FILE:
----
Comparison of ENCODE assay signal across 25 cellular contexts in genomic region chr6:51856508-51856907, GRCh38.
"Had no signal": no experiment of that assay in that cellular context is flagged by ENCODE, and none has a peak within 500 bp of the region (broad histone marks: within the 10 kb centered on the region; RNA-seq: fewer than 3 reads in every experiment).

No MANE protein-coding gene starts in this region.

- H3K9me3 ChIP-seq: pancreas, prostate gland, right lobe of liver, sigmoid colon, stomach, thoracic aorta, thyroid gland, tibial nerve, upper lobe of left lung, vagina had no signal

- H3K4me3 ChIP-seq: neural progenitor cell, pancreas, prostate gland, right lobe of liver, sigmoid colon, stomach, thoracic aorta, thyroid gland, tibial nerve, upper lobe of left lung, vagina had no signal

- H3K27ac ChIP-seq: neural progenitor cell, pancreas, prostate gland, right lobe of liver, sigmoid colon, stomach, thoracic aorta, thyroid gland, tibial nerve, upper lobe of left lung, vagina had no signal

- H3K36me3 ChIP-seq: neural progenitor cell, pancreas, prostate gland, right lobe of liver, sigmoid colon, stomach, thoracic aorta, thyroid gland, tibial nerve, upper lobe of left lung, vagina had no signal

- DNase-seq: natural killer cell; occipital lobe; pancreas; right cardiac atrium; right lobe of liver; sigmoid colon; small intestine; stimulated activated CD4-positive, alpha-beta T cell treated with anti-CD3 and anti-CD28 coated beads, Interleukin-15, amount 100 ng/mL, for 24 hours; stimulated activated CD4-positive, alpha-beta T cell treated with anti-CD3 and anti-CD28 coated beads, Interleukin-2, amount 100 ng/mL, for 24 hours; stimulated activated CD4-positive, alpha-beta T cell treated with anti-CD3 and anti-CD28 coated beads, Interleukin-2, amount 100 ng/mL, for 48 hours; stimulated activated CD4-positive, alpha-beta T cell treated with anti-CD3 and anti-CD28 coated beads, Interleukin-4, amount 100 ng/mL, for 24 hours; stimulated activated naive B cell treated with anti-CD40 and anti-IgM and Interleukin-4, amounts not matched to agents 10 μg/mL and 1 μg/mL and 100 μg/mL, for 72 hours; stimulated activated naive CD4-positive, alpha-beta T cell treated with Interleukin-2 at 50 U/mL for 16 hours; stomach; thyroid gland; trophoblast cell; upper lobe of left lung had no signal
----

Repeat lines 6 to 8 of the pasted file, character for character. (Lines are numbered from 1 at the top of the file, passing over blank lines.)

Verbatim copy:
- H3K27ac ChIP-seq: neural progenitor cell, pancreas, prostate gland, right lobe of liver, sigmoid colon, stomach, thoracic aorta, thyroid gland, tibial nerve, upper lobe of left lung, vagina had no signal

- H3K36me3 ChIP-seq: neural progenitor cell, pancreas, prostate gland, right lobe of liver, sigmoid colon, stomach, thoracic aorta, thyroid gland, tibial nerve, upper lobe of left lung, vagina had no signal

- DNase-seq: natural killer cell; occipital lobe; pancreas; right cardiac atrium; right lobe of liver; sigmoid colon; small intestine; stimulated activated CD4-positive, alpha-beta T cell treated with anti-CD3 and anti-CD28 coated beads, Interleukin-15, amount 100 ng/mL, for 24 hours; stimulated activated CD4-positive, alpha-beta T cell treated with anti-CD3 and anti-CD28 coated beads, Interleukin-2, amount 100 ng/mL, for 24 hours; stimulated activated CD4-positive, alpha-beta T cell treated with anti-CD3 and anti-CD28 coated beads, Interleukin-2, amount 100 ng/mL, for 48 hours; stimulated activated CD4-positive, alpha-beta T cell treated with anti-CD3 and anti-CD28 coated beads, Interleukin-4, amount 100 ng/mL, for 24 hours; stimulated activated naive B cell treated with anti-CD40 and anti-IgM and Interleukin-4, amounts not matched to agents 10 μg/mL and 1 μg/mL and 100 μg/mL, for 72 hours; stimulated activated naive CD4-positive, alpha-beta T cell treated with Interleukin-2 at 50 U/mL for 16 hours; stomach; thyroid gland; trophoblast cell; upper lobe of left lung had no signal